The hidden reasons why this was Barack Obama’s best week yet

Of all the triumphs of Barack Obama’s remarkable career, there is no doubt in my mind that the one he would have been happiest to forego is that which took place in Tucson on Wednesday. In fact, it is precisely because you could see how affected he was by the tragedy, by each of the ...

JEWEL SAMAD/AFP/Getty Images
JEWEL SAMAD/AFP/Getty Images
JEWEL SAMAD/AFP/Getty Images

Of all the triumphs of Barack Obama's remarkable career, there is no doubt in my mind that the one he would have been happiest to forego is that which took place in Tucson on Wednesday.

In fact, it is precisely because you could see how affected he was by the tragedy, by each of the individual losses, that his speech was so effective. He was human. Broken hearted by Christina Green, elated by the progress of Gaby Giffords, moved by the heroism of so many, he reflected the feelings of a nation. He was immeasurably helped in this by the warm, sensitive, and strong presence of his wife. And he elevated every listener with his admonition to aspire to outcomes from this event that were worthy of its victims.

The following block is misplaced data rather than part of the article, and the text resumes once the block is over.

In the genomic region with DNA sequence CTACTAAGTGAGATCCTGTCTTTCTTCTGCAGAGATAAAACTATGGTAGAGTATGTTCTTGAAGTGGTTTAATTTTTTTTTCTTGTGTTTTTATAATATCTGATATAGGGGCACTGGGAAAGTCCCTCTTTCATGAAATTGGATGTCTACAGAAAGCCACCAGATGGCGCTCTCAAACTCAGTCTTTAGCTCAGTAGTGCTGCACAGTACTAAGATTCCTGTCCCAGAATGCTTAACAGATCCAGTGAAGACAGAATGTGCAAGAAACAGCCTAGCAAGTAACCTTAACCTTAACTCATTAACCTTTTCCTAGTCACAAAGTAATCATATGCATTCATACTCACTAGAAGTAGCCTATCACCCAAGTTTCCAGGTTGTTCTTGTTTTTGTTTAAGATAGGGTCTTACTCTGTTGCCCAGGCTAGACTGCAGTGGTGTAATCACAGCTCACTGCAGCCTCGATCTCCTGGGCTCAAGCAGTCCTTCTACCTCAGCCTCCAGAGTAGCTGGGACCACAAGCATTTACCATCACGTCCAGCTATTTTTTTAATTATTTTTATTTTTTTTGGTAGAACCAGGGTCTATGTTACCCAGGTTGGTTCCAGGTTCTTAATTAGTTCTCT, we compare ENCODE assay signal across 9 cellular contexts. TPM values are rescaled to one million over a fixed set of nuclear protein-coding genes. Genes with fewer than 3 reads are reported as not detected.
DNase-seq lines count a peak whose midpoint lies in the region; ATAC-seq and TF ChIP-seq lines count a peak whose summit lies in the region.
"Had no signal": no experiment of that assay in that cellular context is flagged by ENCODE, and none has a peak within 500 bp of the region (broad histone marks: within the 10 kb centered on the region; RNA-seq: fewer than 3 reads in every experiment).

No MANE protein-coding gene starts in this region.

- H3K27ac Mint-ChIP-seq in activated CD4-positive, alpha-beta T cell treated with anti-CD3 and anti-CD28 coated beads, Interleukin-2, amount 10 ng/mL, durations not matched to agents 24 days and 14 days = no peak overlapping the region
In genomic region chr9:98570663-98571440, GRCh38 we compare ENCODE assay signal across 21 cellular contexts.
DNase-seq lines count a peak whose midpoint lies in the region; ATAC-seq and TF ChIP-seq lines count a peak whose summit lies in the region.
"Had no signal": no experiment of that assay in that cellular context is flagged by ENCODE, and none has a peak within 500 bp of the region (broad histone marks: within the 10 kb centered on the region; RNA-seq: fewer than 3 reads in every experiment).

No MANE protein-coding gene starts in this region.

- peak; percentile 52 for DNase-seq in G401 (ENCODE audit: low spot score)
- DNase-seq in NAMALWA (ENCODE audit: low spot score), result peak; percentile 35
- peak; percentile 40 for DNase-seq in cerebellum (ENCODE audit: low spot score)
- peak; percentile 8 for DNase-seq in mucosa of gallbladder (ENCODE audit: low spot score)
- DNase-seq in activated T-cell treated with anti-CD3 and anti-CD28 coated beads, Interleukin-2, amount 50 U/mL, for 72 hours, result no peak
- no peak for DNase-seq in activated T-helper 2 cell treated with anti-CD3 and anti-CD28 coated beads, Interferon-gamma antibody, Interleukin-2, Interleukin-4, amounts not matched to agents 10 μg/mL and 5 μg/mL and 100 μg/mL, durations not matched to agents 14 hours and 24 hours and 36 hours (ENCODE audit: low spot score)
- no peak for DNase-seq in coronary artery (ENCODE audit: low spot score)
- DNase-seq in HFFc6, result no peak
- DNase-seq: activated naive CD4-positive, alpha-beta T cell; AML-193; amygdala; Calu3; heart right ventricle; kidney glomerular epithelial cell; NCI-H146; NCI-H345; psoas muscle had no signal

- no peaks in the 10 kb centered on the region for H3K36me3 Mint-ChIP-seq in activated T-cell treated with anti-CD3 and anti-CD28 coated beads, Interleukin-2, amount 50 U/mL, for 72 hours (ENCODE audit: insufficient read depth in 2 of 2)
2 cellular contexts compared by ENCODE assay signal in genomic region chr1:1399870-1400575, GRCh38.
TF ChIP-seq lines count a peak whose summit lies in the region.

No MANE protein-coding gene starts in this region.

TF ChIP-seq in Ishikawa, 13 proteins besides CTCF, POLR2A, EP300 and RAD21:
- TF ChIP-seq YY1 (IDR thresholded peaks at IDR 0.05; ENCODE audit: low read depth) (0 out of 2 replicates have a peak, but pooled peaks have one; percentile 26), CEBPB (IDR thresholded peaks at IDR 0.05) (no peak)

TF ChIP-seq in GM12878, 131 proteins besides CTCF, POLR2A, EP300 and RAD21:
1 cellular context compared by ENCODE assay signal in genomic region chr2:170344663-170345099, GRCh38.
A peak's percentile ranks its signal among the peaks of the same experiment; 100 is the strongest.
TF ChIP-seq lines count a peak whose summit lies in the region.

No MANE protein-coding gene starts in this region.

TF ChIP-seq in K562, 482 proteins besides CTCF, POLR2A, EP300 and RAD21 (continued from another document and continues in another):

It was a singular moment and one in which he fully accepted, met, and exceeded the responsibilities of the high office he holds. And if he could wipe it all away by undoing what happened in Tucson on Saturday in front of that Safeway, surely he would have.

Of all the triumphs of Barack Obama’s remarkable career, there is no doubt in my mind that the one he would have been happiest to forego is that which took place in Tucson on Wednesday.

In fact, it is precisely because you could see how affected he was by the tragedy, by each of the individual losses, that his speech was so effective. He was human. Broken hearted by Christina Green, elated by the progress of Gaby Giffords, moved by the heroism of so many, he reflected the feelings of a nation. He was immeasurably helped in this by the warm, sensitive, and strong presence of his wife. And he elevated every listener with his admonition to aspire to outcomes from this event that were worthy of its victims.

It was a singular moment and one in which he fully accepted, met, and exceeded the responsibilities of the high office he holds. And if he could wipe it all away by undoing what happened in Tucson on Saturday in front of that Safeway, surely he would have.

Over the next weeks and days, he will likely see his political stock rise to its highest levels since just after taking office. But it is certain this is not the way he wants to triumph, not as mourner-in-chief or even as MSNBC inelegantly but fairly framed it as "inspirer-in-chief."

Nonetheless there are other reasons quite apart from Tucson that make this the most successful week of his presidency. Reasons that build on the momentum of the past month but that go beyond it, that are attributable to conscious and smart decisions made and actions taken by him and his team. They are:

Rediscovery of the Better Obama